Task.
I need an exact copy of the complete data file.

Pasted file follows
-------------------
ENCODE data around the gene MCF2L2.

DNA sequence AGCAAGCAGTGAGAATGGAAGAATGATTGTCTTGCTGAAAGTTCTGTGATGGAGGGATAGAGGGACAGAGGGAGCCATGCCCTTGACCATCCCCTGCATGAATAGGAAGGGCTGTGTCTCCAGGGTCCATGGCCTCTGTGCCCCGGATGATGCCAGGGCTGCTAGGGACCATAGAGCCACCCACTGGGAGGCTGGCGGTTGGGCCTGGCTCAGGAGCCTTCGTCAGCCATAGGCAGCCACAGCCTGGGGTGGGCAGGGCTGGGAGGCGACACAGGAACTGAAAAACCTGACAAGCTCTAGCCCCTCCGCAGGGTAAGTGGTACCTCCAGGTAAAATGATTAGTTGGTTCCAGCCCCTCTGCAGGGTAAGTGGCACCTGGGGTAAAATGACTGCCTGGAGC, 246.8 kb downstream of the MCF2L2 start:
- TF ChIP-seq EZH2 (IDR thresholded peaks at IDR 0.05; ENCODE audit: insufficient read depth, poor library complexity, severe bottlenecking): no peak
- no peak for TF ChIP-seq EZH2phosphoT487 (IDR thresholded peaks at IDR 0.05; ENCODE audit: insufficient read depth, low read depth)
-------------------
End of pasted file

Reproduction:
ENCODE data around the gene MCF2L2.

DNA sequence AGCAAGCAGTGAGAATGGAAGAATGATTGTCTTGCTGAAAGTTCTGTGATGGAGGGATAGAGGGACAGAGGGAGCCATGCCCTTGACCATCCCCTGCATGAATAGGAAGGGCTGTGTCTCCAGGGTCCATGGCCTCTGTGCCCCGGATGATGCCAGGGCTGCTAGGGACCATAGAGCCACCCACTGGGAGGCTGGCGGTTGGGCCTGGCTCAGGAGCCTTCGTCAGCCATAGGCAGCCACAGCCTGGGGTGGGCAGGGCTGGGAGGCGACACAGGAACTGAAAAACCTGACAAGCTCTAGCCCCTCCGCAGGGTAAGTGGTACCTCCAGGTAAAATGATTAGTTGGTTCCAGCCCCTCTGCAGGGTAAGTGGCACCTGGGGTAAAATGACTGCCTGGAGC, 246.8 kb downstream of the MCF2L2 start:
- TF ChIP-seq EZH2 (IDR thresholded peaks at IDR 0.05; ENCODE audit: insufficient read depth, poor library complexity, severe bottlenecking): no peak
- no peak for TF ChIP-seq EZH2phosphoT487 (IDR thresholded peaks at IDR 0.05; ENCODE audit: insufficient read depth, low read depth)